Wednesday, November 25, 2015

Building a Debris Hut

Sunday's weather was very different from Saturday, the wind was blowing harder, and it was cold. Bill and Steve were joining me for a class on making a debris hut at Earth Village Education. just down the road from my house in Marshall, I pulled on 4 layers of clothing and boots and slung my G15 round my neck.
Earth Village Education is a non profit education center that teaches people primitive skills, They've only really just got going and this particular event was a free workshop. We met with the organizers along with 11 other attendees.
Kevin making hot apple cider for us all to enjoy later when we'd take a break.
Tom, our instructor, was very informative and after we'd learned about the school itself we got straight down to getting our shelter built, with some help from his wonderful woofer, Cora.
He told us that clothing was the first line of shelter and I was certainly glad of my 4 layers. Layering allows the body to regulate its temperature by removing and adding layers as needed. Sweating isn't wanted as it cools the body down. He told us wool is the best material, being quiet and non-reflective, unlike today's many man made materials, and it's durable, plus able to still keep you warm when wet. He then proceeded to pack his jacket full of leaves, adding yet another layer, but one, I thought, which would be very noisy!
Tom even told us that if we ever broke down in a car to never leave it. It's the first line of shelter and can even be packed with leaves to help maintain warmth. Plus car seats can be cut open and the foam inside used as insulation..
For our debris hut we picked a spot that was high and dry. Not too high where winds would be invasive, or too low where we could get flooded. We also looked up around for 'widow maker' dead branches in the trees above us.
The first branch we needed was a 'ridge line' Tom found this and cut it to size, using me for measuring the length needed and as the guinea pig for whom the hut would be made.
After using two more branches with 'V's to support it, but only at crotch height as the higher the hut, the more body heat would be needed to warm it, we were sent off to find branches for the sides.
We placed these along both sides and then heaped leaves on top, often stuffing them into the branches. A good arm's depth is required. Then we placed more sticks on top to weight down the leaves and stop them blowing away. Pine needles can also be used instead if available as can bark if there's a lot of poplar trees about. We then stuffed the inside of the hut with leaves, as much as could be pushed in, and then I had to burrow in, feet first.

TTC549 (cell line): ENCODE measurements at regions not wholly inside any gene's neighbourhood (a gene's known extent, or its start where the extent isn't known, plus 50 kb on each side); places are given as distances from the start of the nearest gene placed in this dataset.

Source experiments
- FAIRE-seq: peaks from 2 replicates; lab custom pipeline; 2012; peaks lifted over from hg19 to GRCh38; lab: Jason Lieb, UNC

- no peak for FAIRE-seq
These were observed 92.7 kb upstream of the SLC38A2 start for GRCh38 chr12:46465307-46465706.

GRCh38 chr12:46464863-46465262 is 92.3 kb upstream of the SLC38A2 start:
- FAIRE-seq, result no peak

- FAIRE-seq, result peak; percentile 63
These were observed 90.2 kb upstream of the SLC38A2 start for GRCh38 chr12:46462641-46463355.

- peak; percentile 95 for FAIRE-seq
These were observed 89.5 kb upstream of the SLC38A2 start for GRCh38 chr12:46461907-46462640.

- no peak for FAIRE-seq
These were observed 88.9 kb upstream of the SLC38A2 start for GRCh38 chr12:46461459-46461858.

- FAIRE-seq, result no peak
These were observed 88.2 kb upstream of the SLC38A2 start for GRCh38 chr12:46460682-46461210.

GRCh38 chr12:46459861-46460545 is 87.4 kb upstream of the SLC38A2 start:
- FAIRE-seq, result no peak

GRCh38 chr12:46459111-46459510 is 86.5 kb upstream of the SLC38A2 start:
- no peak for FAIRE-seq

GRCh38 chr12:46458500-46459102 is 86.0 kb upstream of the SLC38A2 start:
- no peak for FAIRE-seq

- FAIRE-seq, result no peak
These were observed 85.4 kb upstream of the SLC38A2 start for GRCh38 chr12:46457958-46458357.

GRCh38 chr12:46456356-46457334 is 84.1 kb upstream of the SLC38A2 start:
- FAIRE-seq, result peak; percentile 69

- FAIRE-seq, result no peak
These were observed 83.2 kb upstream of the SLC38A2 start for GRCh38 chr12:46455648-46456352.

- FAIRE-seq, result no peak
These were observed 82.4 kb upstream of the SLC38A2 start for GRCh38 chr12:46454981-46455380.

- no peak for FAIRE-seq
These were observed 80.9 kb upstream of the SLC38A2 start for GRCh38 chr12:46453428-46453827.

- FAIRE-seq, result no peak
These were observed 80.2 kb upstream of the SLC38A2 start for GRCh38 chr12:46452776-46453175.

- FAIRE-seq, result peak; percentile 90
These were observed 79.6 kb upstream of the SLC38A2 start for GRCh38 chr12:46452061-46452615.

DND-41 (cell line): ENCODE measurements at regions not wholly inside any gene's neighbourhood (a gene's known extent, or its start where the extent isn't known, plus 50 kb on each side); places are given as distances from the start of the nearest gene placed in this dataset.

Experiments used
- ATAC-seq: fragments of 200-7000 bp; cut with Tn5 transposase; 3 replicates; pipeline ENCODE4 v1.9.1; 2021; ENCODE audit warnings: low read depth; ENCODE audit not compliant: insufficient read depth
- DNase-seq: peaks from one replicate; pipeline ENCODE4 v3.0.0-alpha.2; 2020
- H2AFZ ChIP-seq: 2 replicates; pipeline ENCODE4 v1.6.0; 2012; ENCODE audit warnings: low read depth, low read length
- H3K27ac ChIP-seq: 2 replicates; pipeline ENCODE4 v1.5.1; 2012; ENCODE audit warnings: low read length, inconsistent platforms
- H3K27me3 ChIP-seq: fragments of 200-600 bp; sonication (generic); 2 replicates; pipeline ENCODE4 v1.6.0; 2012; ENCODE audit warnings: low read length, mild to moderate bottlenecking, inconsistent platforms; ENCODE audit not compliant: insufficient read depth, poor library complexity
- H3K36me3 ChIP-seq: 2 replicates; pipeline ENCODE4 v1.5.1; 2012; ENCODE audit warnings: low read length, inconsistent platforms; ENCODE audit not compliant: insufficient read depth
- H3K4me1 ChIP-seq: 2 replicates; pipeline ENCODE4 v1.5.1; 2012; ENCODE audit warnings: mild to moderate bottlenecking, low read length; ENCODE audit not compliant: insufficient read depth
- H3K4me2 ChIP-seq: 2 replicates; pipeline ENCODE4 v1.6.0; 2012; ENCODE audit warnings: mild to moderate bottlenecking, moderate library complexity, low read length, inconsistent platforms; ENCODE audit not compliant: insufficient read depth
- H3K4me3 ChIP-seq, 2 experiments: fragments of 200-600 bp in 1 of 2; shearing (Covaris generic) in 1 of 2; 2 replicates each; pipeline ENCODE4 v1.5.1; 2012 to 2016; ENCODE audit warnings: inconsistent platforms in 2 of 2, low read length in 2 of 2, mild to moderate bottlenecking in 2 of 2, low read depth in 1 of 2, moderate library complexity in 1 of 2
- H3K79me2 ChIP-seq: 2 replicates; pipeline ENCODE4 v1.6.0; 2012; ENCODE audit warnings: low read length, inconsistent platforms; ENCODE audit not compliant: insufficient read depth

I had to get in as far as I could and then pack down the leaves. Once out, more leaves were stuffed in and I had to go back inside and resume packing down. It was cozy and toasty in there. I would've loved to have laid down and snoozed while they finished the class. As well as leaves inside, thin cedar branches make a great base for bedding as they repel insects. And pine needles add warmth although Bill told Steve and I later that these often housed chiggers.
Once I had reluctantly pulled myself out, we stopped for a break.
They supplied us with wonderfully spiced hot cider, along with apple donuts from Linden, but the best was their homemade apple crisp. It was heavenly. We sat and chatted for a while and then it was back to finish off the shelter.
The last step was adding a front porch and doorway. So we got more sticks and leaves and set to our task. A guy called Cyrus, who's a bounty hunter, came up from NC for the class, and spends most of his time in jeans and a t-shirt with no shoes or jacket. Apparently it's all about self discipline, he attends and gives spiritual workshops, but I didn't get it. He must have been frozen.
The last thing we needed to know regarding our shelter was how to block the doorway so precious heat wouldn't be lost. This could be done by weaving sticks to make a door, or the idea I liked best, stuffing a t-shirt with leaves and using that to block the entrance. Pulling in lots more leaves after you helps to keep your tiny abode nice and warm, and Tom assured us that even though you couldn't walk or drive a truck over it, the hut was pretty sturdy and even mostly waterproof, thanks to so many layers of leaves.
And then we were done. Bill said he had hoped I'd have to climb in once more so they could close me in completely but it wasn't to be. We all gathered again around the fireplace to finish off the afternoon with a chat and more of that delicious apple crisp.
They told us that 2016 would hold many more classes and after looking at their schedule, I'm looking forward to it. Some of their previous workshops had been too expensive for me, over $150, but they have said there will be less expensive classes, even pot luck dinners and hikes. And on my doorstep! How awesome! This is their website, I'll be keeping a close eye on developments!

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